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Now, that’s a feather in your cap!

July 24, 2014
Ever wonder where the idea for feathered caps came from? I recall my mother saying ‘that’s a feather in your cap' to express an accomplishment. But, whenever she said it the first thing that came to mind was a pirate or buccaneer. Later I learnt these nefarious characters stole the idea from the landed gentry, who (according to Wikipedia) were in turn imitating a sporting practice among Scottish and Welshmen where the person who killed the first fowl plucked out a feather and stuck it in his cap.
Ok, who really knows where this all originated!
But one thing is for sure, this feather thing is not limited to Westerners. Apparently, it’s been customary throughout the ages and in every corner of the globe for warriors to adorn themselves with feathers. On some deep level we all know - More Feathers Is Better. So when Johnny Depp posed as the Lone Ranger’s sidekick Tonto on the cover of Rolling Stone wearing a bird on his head – he was saying: I’m kind of a big deal.
And when Pope Francis visited Brazil, locals crowned him with a feathered hat too - cause, you know.
Pope wears Indian headdress presented by members of native tribe of Brazil
And don’t think we Catholics have been sitting this trend out. Remember your friendly neighborhood Knights of Columbus? You know the guys who wear the swords to funerals and papal visits and stuff.
New bishop of Houma-Thibodaux processes into Louisiana cathedral at start of installation Mass
Yes, the guys who are usually volunteering to cover that costly church reno. Well, these guys rock the feathered cap as well, and they too are kind of a big deal.
Does this sartorial choice work in a Catholic context? I think it does. If there’s anyone or anything worth feathering your cap for, why not Christ? If stealing some loot or being the first to kill a bird merits a feather in your cap, well, what do you get for saving lives or being persecuted for remaining true to your conscience? In fact, the gospel exhorts us to outdo one another in acts of kindness and love. So why not celebrate those who value and protect the vulnerable and the poor? Isn’t that the very best of reasons to feather your cap?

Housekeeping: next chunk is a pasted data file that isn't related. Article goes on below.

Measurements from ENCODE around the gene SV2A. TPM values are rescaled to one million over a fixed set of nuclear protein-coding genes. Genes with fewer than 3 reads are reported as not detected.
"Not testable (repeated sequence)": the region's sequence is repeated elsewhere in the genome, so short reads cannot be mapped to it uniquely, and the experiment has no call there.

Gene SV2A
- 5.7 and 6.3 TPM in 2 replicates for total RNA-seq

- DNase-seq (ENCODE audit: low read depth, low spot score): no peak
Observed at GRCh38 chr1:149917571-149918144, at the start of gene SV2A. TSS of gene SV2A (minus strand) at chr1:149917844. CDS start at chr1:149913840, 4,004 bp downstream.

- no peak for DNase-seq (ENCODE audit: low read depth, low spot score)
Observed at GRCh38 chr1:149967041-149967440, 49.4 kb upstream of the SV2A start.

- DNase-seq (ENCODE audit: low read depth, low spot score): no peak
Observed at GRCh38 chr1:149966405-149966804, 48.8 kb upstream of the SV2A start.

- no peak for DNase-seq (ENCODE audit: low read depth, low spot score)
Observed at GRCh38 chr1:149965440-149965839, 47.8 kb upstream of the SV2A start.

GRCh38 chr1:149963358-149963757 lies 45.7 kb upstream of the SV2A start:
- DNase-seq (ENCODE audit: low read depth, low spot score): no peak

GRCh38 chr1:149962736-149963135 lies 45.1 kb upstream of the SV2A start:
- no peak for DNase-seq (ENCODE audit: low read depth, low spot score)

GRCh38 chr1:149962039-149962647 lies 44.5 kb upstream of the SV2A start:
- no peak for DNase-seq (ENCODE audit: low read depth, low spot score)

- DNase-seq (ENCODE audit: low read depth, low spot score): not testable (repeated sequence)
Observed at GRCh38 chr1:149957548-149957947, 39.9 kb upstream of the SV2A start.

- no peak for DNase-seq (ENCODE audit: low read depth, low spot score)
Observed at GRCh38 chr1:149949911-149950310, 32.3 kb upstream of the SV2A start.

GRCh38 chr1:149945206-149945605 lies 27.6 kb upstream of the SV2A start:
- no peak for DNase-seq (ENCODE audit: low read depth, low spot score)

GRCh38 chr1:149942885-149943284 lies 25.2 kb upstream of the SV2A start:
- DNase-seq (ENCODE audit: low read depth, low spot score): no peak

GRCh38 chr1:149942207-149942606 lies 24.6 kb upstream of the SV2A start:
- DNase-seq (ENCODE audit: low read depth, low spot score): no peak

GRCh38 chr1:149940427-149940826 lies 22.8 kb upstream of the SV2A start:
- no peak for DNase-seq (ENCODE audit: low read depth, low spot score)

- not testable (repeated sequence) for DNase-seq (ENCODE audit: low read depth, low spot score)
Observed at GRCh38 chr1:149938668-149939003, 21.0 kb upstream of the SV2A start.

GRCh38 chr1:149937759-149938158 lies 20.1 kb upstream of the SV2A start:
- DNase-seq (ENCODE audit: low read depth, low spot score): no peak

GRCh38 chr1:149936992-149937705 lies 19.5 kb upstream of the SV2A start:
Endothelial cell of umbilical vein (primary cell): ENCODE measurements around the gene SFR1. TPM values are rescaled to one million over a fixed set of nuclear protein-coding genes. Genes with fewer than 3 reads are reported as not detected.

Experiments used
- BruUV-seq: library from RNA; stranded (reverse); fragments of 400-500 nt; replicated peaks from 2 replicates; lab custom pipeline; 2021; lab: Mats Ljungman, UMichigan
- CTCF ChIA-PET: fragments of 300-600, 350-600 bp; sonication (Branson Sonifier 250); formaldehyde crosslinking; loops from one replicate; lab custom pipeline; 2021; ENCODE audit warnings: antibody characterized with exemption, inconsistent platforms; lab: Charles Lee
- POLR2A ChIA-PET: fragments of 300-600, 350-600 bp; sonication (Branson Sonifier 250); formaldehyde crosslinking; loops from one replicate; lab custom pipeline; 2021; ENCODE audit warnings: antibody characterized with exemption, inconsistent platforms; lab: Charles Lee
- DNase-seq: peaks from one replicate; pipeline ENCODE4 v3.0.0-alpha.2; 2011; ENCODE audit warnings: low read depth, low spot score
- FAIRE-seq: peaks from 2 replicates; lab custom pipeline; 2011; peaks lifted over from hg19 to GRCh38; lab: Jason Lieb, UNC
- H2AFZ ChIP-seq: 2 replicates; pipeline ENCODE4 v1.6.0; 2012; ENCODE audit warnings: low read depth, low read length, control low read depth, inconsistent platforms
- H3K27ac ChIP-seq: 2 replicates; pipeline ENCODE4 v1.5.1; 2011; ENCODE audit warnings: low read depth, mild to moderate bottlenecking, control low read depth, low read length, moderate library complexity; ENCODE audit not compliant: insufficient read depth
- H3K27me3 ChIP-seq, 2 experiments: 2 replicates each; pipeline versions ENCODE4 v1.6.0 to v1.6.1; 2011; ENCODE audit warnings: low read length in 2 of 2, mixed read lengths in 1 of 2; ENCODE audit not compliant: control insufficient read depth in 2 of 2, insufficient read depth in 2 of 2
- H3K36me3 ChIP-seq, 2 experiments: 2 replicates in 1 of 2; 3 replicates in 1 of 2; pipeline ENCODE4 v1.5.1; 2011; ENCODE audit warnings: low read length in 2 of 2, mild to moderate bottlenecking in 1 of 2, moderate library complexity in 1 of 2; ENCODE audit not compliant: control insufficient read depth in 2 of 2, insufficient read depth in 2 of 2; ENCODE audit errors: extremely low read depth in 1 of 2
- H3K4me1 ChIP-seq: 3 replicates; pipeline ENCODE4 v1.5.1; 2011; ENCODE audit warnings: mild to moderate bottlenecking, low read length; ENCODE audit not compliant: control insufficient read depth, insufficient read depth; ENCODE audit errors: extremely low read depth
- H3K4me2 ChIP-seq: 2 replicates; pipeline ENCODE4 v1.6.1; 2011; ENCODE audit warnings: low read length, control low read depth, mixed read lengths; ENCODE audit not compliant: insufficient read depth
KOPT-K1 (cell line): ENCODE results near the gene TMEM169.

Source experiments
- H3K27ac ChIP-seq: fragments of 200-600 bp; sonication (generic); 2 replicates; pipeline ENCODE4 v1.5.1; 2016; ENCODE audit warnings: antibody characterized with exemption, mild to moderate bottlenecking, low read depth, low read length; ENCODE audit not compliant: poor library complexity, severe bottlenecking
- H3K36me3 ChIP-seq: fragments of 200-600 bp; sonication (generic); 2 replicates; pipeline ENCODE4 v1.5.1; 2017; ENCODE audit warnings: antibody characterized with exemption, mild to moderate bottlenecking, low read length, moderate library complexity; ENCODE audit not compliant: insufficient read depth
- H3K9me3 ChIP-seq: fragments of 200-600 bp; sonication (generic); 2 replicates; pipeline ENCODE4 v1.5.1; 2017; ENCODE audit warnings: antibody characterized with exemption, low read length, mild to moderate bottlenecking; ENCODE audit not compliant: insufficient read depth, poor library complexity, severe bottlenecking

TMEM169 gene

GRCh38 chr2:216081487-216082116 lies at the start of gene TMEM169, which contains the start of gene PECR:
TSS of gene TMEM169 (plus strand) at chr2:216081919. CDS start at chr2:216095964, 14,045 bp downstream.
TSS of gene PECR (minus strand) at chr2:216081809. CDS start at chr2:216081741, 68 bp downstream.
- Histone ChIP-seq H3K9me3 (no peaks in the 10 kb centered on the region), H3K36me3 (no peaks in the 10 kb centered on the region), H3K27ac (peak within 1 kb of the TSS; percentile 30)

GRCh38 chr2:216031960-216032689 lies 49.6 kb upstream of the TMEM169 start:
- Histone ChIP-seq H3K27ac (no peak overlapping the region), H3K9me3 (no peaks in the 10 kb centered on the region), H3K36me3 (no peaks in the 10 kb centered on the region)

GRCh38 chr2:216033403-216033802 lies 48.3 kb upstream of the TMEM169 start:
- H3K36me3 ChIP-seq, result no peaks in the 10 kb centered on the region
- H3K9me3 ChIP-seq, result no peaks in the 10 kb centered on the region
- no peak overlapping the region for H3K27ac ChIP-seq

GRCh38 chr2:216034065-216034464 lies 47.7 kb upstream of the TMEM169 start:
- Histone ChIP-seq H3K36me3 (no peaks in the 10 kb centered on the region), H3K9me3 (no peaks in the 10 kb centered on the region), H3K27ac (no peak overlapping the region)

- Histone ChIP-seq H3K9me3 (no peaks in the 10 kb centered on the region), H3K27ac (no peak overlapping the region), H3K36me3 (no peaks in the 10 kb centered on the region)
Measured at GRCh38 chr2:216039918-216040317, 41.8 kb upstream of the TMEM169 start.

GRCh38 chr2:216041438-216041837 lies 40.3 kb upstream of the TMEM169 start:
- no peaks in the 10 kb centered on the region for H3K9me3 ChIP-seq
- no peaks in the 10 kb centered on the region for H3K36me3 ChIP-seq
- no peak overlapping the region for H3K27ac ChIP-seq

When young Fr. Michael McGivney gathered together men from his parish to create a pool of resources so they could support families in crisis (widows and orphans) I’m sure those who received the Knights' assistance saw them as their 'Knights in shining armour'.
I wonder if those humble men as they gathered together for the first time, ever imagined a century later they’d be the founders of an organization that boasts 1.8 million members and over 14 000 councils worldwide? Amazing, really. How could they have possibly foreseen what God had in store for them. Who would have thought these humble men would be the ones to help with restoration projects at the Vatican, or help rebuild parts of Rome devastated by the Second World War, or that one of their members would become the first Catholic President of the United States? An impressive legacy full of real-life heroes.
Today, the Knights of Columbus are recognized as one of the World’s Most Ethical Companies. In a climate where corporate greed seems to be limitless, it is reassuring (and should make us all very proud) that there is a Catholic insurance company which says yes, there is a way to do business without losing your financial integrity or reducing everything to the bottom line.
And all that is worth celebrating! So join us for the Knight’s Supreme Convention this year from August 5-7, 2014 as we applaud the Knights good works and God’s transformative grace in their lives. During our live coverage of the Supreme Convention, Sebastian Gomes and I will be joined by David Naglieri, Producer and Media Manager for the Knights of Columbus Supreme Council (and former Salt + Light producer) to bring you the highlights. We'll also feature one of their latest documentaries Francis: The Pope From the New World honouring our newly minted, all-star Pontiff. There will be a lot of good news to share: from disaster relief in the Philippines, work with Special Olympians, Coats for Kids, to their involvement in the recent canonizations of Saints John XXIII and John Paul II.
In the meantime, over the next few days you can look forward to some behind the scenes images of Knights’ latest productions John Paul II in America: Uniting a Continent - which will have nationwide PBS syndication - as well as Francis: The Pope from the New World.
Hopefully, by the end of it you’ll agree with me. All those good works are definitely worth at least a couple of feathers in their cap.
Knights of Columbus attend Mass in honor of Mary at Vatican
Images courtesy of CNS, Wikipedia
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